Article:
There is just so much interesting history here! A packed volume of nearly 500 pages, filled with rare photographs and artworks of all sorts, Organic Music Societies does an amazing job of documenting the culture that cohered around Don & Moki Cherry in the roughly two decades – 1965 - 1985 – that they lived and worked together, producing Organic Music Theatre and much, much more, while following Moki Cherry's dictum, "The stage is home and home is a stage."
Here's what the publisher, Blank Forms, has to say about it:
Edited by Lawrence Kumpf with Naima Karlsson and Magnus Nygren. Introduction by Lawrence Kumpf and Magnus Nygren. Text by Keith Knox, Rita Knox, Bengt af Klintberg, Iris R. Orton, Åke Holmquist, Pandit Pran Nath, John Esam, Michael Lindfield, Sidsel Paaske, George Trolin, Alan Halkyard, Moki Cherry, Don Cherry, Ben Young, Christer Bothén, Ruba Katrib, and Fumi Okiji. Interviews by Keith Knox and Rita Knox with Don Cherry, Terry Riley, and Steve Roney.
Avant-garde jazz trumpeter Don Cherry and textile artist Moki Cherry (née Karlsson) met in Sweden in the late sixties. They began to live and perform together, dubbing their mix of communal art, social and environmentalist activism, children’s education, and pan-ethnic expression “Organic Music.” Organic Music Societies, Blank Forms’ sixth anthology, is a special issue released in conjunction with an exhibition of the same name devoted to the couple’s multimedia collaborations. The first English-language publication on either figure, the book highlights models for collectivism and pedagogy deployed in the Cherrys’ interpersonal and artistic work through the presentation of archival documents alongside newly translated and commissioned writings by musicians, scholars, and artists alike.
Beginning with an overview by Blank Forms Artistic Director Lawrence Kumpf and Don Cherry biographer Magnus Nygren, this volume further explores Don’s work of the period through a piece on his Relativity Suite by Ben Young and an essay on the diasporic quality of his music by Fumi Okiji. Ruba Katrib emphasizes the domestic element of Moki’s practice in a biographical survey accompanied by full-color reproductions of Moki’s vivid tapestries, paintings, and sculptures, which were used as performance environments by Don’s ensembles during the Sweden years and beyond. Two selections of Moki’s unpublished writings—consisting of autobiography, observations, illustrations, and diary entries, as well as poetry and aphorisms—are framed by tributes from her daughter Neneh Cherry and granddaughter Naima Karlsson. Swedish Cherry collaborator Christer Bothén contributes period travelogues from Morocco, Mali, and New York, providing insight into the cross-cultural communication that would soon come to be called “world music.”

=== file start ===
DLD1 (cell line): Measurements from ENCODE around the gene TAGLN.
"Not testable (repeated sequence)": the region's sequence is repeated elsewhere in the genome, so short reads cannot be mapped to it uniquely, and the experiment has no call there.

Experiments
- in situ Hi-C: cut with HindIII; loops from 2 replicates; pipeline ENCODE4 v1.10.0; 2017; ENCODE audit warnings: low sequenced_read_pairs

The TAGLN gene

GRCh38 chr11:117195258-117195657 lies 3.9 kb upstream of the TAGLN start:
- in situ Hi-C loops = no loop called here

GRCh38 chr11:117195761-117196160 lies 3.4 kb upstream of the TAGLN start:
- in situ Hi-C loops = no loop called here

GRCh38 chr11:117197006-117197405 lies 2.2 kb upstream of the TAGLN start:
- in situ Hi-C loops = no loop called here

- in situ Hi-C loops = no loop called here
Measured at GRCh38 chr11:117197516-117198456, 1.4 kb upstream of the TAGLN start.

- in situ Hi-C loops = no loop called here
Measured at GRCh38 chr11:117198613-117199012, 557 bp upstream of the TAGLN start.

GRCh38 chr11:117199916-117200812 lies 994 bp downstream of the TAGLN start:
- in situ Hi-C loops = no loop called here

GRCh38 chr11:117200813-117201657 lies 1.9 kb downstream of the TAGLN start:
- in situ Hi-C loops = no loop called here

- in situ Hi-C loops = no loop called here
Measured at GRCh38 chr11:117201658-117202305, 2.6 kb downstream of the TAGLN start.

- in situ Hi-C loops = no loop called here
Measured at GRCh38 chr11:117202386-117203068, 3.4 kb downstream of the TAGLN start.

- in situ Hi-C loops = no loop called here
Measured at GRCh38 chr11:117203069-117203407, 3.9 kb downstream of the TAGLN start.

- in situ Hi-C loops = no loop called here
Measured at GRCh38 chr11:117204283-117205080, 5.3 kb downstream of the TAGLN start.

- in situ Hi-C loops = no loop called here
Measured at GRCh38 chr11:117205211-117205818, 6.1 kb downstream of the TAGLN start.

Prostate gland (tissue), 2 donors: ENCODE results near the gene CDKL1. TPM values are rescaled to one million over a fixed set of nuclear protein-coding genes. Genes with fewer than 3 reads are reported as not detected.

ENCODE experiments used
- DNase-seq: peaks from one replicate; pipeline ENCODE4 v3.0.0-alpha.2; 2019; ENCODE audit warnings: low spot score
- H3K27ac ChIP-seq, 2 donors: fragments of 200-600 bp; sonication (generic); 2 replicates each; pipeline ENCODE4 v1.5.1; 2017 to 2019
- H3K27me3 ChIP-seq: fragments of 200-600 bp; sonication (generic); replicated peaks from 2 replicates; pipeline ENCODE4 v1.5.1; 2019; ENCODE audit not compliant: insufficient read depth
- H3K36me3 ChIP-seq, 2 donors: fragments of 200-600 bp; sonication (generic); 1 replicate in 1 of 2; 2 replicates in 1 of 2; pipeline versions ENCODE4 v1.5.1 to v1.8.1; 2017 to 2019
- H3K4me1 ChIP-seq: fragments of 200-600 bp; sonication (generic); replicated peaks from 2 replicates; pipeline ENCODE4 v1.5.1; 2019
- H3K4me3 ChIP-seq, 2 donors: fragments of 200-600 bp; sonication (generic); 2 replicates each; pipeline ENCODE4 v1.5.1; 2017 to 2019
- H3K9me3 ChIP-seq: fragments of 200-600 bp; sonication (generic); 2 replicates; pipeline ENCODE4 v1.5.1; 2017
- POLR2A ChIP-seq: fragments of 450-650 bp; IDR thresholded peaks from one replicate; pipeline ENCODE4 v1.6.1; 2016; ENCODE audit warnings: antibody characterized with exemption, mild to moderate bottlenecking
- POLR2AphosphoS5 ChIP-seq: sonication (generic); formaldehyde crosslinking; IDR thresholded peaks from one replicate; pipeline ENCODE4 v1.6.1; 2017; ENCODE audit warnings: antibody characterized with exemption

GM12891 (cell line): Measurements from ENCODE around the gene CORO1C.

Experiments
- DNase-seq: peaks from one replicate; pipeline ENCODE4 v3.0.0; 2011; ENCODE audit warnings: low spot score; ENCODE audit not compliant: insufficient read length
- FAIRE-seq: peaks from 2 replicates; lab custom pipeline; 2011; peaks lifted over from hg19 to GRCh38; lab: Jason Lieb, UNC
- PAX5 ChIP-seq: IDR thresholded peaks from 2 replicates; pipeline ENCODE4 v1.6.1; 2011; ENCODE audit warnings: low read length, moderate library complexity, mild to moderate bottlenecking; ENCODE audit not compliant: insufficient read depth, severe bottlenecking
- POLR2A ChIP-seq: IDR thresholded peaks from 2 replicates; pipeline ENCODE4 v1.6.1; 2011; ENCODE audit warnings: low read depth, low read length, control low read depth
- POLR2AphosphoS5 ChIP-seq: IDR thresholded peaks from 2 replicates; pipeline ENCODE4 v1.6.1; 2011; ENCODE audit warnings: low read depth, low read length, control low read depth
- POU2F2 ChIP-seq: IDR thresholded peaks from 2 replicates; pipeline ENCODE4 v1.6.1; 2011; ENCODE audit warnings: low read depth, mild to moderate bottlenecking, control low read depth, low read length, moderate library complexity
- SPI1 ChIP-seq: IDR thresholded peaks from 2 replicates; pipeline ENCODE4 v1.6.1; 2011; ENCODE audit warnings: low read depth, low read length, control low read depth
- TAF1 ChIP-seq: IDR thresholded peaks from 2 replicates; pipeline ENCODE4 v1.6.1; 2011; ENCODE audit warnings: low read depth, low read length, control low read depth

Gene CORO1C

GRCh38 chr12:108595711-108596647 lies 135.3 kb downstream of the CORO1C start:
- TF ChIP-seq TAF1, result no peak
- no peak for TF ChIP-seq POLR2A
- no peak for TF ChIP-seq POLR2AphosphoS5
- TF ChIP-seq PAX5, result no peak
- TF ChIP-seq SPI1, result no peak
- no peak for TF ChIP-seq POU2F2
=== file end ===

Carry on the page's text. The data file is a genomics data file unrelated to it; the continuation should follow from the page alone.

The collection also features several previously unpublished interviews with Don, conducted by Christopher R. Brewster and Keith Knox. A regular visitor to the Cherry schoolhouse in rural Sweden, Knox documented the family’s magnetic milieu in his until-now unpublished Tågarp Publication. Reproduced here in its entirety, the journal includes an interview with Terry Riley, an essay on Pandit Pran Nath, and reports on counter-cultural education programs in Stockholm, including the Bombay Free School and the esoteric Forest University.
Taken together, the texts, artwork, and abundant photographs collected in Organic Music Societiesshine a long overdue spotlight on Don and Moki’s prescient and collaborative experiments in the art of living.
6 x 8 inches, 496 pages. 138 Color and 86 B&W images